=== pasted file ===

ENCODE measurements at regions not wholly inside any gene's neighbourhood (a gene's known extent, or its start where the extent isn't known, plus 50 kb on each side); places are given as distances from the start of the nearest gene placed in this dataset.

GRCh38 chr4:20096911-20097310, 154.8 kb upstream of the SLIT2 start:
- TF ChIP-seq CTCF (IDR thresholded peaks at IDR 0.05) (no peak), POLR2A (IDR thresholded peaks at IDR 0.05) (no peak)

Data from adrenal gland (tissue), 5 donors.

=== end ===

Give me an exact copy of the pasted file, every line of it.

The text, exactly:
ENCODE measurements at regions not wholly inside any gene's neighbourhood (a gene's known extent, or its start where the extent isn't known, plus 50 kb on each side); places are given as distances from the start of the nearest gene placed in this dataset.

GRCh38 chr4:20096911-20097310, 154.8 kb upstream of the SLIT2 start:
- TF ChIP-seq CTCF (IDR thresholded peaks at IDR 0.05) (no peak), POLR2A (IDR thresholded peaks at IDR 0.05) (no peak)

Data from adrenal gland (tissue), 5 donors.